Despite the mixed feelings about hunting, the practice has been recognized as environmentally beneficial. Many animal and environmental advocates view hunting as a barbaric and morally wrong endeavor, regardless of the practical considerations. However, a substantial proportion of the public espouses hunting and its practices as a fundamental wildlife management approach with immense positive environmental outcomes, such as balancing the ecosystem and retaining the biomass (Byrd et al., 2017; Environmental Benefits of Hunting, n.d.). Although some people and groups are opposed to hunting, the activity provides numerous advantages to the environment.
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Hunting and trapping constitute a fundamental wildlife management operation, effectively ensuring a balanced ecosystem. According to the Environmental Benefits of Hunting (n.d.), it promotes the attainment of a habitat’s carrying capacity. Hunting practices encompass the systematic exploitation of wildlife resources to avoid over-harvesting, control overpopulation, and maintain the animal population at levels compatible with the particular ecosystem. For instance, trapping and hunting prevent the degradation of wildlands by high deer densities by reducing their number to harmless levels. The latter, as a wildlife management operation, is designed to ensure the sustenance of animal populations at environmentally healthy levels. Collected data on animal density and their ecology guide hunters and environmental management authorities on practices, such as target animals, their sexes and age, as well as the length of hunting within a particular jurisdiction. Therefore, hunting is an environmentally beneficial practice integral in the effective management of wildlife.
Hunting and trapping confer benefits to biological communities by forestalling the spread of diseases and retaining biomass due to the setting up of hunting seasons in early autumn, just before food scarcity. This shortage erodes the animals’ immune systems and increases their disease susceptibility (Environmental Benefits of Hunting, n.d.). The diseases can be transmitted to other animals during the winter season through predation or close contact while in hibernation. However, hunting the weak animals, which are at a higher risk of contracting diseases, effectively reduces the threat of illnesses spread in their particular region or community. From this perspective, the hunting community ensures the sustainability and continuation of animal generation. Thus, hunting and trapping prevent the extinction of animals brought about by the extensive spread of diseases.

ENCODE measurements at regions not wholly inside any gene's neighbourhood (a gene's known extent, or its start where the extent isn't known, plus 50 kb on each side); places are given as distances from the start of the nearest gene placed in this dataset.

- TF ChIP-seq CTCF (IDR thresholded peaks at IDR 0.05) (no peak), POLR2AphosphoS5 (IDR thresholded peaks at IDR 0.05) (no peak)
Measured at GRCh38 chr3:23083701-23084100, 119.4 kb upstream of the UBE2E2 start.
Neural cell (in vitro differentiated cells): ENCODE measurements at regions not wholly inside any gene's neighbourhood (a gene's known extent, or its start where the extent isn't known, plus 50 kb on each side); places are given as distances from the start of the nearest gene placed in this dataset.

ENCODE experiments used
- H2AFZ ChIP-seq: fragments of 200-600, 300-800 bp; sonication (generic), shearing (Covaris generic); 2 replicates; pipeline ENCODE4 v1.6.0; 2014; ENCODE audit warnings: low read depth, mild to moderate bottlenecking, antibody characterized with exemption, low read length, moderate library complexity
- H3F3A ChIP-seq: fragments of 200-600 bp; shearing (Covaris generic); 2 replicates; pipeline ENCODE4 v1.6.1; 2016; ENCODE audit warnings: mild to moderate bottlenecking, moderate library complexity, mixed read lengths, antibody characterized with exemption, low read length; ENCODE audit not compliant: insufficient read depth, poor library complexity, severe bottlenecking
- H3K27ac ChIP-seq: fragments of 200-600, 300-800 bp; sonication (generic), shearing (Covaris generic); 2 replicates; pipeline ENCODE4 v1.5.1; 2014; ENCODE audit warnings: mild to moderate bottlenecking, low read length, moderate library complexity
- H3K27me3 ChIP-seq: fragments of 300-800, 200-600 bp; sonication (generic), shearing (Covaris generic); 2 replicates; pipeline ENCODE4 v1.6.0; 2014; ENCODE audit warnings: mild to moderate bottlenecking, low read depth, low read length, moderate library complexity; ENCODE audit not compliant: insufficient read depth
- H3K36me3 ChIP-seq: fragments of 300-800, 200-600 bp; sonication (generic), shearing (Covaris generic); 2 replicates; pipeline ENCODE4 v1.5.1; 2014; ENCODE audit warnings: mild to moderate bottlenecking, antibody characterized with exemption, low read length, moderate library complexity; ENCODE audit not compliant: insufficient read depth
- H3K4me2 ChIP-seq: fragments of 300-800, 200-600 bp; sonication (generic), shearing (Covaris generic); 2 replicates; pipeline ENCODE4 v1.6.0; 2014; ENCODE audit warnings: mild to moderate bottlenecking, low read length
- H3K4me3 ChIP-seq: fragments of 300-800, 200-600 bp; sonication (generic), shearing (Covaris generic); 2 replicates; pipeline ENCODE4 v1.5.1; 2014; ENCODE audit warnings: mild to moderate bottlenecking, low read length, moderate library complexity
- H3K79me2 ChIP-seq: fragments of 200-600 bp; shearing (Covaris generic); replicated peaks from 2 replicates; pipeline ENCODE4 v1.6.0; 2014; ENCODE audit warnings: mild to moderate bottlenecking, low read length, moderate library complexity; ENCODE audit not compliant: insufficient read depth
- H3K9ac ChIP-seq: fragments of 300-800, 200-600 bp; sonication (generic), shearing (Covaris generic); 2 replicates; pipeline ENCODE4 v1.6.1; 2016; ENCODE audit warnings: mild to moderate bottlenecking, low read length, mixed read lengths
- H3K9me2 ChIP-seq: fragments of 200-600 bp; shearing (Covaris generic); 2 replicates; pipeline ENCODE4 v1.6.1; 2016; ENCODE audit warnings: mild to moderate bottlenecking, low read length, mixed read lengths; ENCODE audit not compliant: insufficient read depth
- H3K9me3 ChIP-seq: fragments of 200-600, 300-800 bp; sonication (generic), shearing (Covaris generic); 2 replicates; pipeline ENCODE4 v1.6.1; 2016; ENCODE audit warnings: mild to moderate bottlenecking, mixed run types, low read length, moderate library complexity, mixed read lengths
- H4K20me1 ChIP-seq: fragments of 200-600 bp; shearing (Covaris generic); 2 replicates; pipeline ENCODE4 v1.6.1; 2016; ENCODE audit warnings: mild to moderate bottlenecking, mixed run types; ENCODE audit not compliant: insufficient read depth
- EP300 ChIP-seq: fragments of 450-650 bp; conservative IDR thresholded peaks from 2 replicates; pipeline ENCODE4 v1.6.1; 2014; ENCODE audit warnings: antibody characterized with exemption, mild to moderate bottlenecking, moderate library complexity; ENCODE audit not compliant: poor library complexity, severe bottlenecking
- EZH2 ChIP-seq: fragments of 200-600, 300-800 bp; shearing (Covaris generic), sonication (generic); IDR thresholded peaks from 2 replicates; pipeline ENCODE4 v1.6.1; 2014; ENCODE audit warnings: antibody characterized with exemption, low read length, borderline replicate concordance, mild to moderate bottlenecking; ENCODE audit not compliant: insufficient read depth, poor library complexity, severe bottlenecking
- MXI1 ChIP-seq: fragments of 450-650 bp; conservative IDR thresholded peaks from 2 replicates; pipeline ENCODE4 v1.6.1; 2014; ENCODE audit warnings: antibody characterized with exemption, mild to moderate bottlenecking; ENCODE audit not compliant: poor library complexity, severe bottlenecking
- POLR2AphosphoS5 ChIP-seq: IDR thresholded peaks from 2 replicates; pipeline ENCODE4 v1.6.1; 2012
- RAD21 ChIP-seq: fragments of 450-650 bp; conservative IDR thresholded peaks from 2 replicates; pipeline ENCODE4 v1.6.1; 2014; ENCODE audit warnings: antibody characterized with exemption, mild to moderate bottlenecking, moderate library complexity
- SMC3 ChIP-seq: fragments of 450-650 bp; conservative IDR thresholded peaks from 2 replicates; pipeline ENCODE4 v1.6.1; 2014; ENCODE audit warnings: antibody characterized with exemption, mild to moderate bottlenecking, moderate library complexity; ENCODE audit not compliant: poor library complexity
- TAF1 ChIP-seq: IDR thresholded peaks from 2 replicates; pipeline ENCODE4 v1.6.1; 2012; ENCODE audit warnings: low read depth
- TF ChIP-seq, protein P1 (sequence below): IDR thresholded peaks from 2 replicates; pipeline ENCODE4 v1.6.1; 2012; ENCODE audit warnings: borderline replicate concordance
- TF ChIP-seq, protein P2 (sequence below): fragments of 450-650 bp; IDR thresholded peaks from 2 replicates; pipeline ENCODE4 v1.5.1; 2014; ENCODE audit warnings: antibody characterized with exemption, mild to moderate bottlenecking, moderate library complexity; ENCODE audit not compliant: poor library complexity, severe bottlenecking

Additionally, hunting eases the environmental pressure exerted by the meat industry. Notably, the consumption of commercial meat promotes environmental degradation occasioned by generating food for domesticated animals. Since beef animals are positioned second on the food chain, they demand enormous amounts of feeding. Easter et al. (2018) posit that beef production is inherently linked to environmental destruction since many crops are required to feed the animals. As a result, expansive patches of forests are cleared to sustain their feeding needs, leading to biodiversity loss and climate change. This implies that the adoption of hunting as an alternative source of meat alleviates such environmental pressure by providing a substitute for domestically reared meat. Thus, hunting is an environmentally friendly option for meat provision compared to domestically produced beef.
Conclusively, hunting is a critical wildlife management tool with immense benefits to the environment. The systematic regulation of animal populations sustained ideal levels of carrying capacity, and protection from extinction are environmentally beneficial aspects attributable to hunting. Additionally, the provision of alternative meat sources diffuses the environmental pressure and subsequent degradation occasioned by domestic meat sources, such as beef. Therefore, hunting activities promote environmental sustainability by balancing animal densities with their habitat, preventing ecosystems from overexploitation by unregulated animal populations, and safeguarding against climate change by offering alternative meat options.
Byrd, E., Lee, J., & Widmar, N. (2017). Perceptions of hunting and hunters by U.S. respondents. Animals, 7(12), 83. Web.
Easter, T. S., Killion, A. K., & Carter, N. H. (2018). Climate change, cattle, and the challenge of sustainability in a telecoupled system in Africa. Ecology and Society, 23(1), 10. Web.
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Environmental Benefits of Hunting. (n.d.). Ecohunt. Web.